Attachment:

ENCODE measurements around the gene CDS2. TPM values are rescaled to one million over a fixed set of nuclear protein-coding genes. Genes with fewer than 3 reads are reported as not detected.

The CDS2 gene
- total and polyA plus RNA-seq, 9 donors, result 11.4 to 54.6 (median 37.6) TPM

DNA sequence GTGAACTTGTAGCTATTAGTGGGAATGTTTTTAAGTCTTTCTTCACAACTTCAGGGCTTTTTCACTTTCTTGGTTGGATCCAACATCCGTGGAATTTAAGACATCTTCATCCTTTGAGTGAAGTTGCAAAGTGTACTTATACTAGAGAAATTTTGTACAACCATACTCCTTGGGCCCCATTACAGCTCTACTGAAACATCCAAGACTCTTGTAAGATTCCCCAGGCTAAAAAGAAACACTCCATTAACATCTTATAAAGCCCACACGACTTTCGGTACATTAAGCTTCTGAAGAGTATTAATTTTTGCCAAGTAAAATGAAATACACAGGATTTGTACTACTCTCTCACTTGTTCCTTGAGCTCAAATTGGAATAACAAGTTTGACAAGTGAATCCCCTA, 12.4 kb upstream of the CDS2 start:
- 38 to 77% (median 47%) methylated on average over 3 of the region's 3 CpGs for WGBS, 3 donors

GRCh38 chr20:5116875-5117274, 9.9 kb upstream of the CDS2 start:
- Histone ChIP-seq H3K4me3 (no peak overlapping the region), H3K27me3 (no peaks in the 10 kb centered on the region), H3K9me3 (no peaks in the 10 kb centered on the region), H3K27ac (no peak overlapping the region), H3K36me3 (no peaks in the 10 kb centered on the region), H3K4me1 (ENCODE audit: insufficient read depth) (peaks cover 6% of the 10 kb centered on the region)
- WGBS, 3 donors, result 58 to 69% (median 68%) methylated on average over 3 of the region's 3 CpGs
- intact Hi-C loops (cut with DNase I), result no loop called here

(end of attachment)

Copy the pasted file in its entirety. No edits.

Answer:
ENCODE measurements around the gene CDS2. TPM values are rescaled to one million over a fixed set of nuclear protein-coding genes. Genes with fewer than 3 reads are reported as not detected.

The CDS2 gene
- total and polyA plus RNA-seq, 9 donors, result 11.4 to 54.6 (median 37.6) TPM

DNA sequence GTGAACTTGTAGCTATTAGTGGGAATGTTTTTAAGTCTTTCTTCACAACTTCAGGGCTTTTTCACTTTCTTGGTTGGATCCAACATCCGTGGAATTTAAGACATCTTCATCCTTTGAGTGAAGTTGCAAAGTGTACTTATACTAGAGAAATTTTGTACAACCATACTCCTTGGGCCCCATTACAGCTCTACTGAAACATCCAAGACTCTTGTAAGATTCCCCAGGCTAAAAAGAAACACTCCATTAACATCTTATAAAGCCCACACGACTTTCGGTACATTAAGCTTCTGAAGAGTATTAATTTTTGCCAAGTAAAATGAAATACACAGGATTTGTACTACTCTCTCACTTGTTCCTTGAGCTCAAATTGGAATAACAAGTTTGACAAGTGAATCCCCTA, 12.4 kb upstream of the CDS2 start:
- 38 to 77% (median 47%) methylated on average over 3 of the region's 3 CpGs for WGBS, 3 donors

GRCh38 chr20:5116875-5117274, 9.9 kb upstream of the CDS2 start:
- Histone ChIP-seq H3K4me3 (no peak overlapping the region), H3K27me3 (no peaks in the 10 kb centered on the region), H3K9me3 (no peaks in the 10 kb centered on the region), H3K27ac (no peak overlapping the region), H3K36me3 (no peaks in the 10 kb centered on the region), H3K4me1 (ENCODE audit: insufficient read depth) (peaks cover 6% of the 10 kb centered on the region)
- WGBS, 3 donors, result 58 to 69% (median 68%) methylated on average over 3 of the region's 3 CpGs
- intact Hi-C loops (cut with DNase I), result no loop called here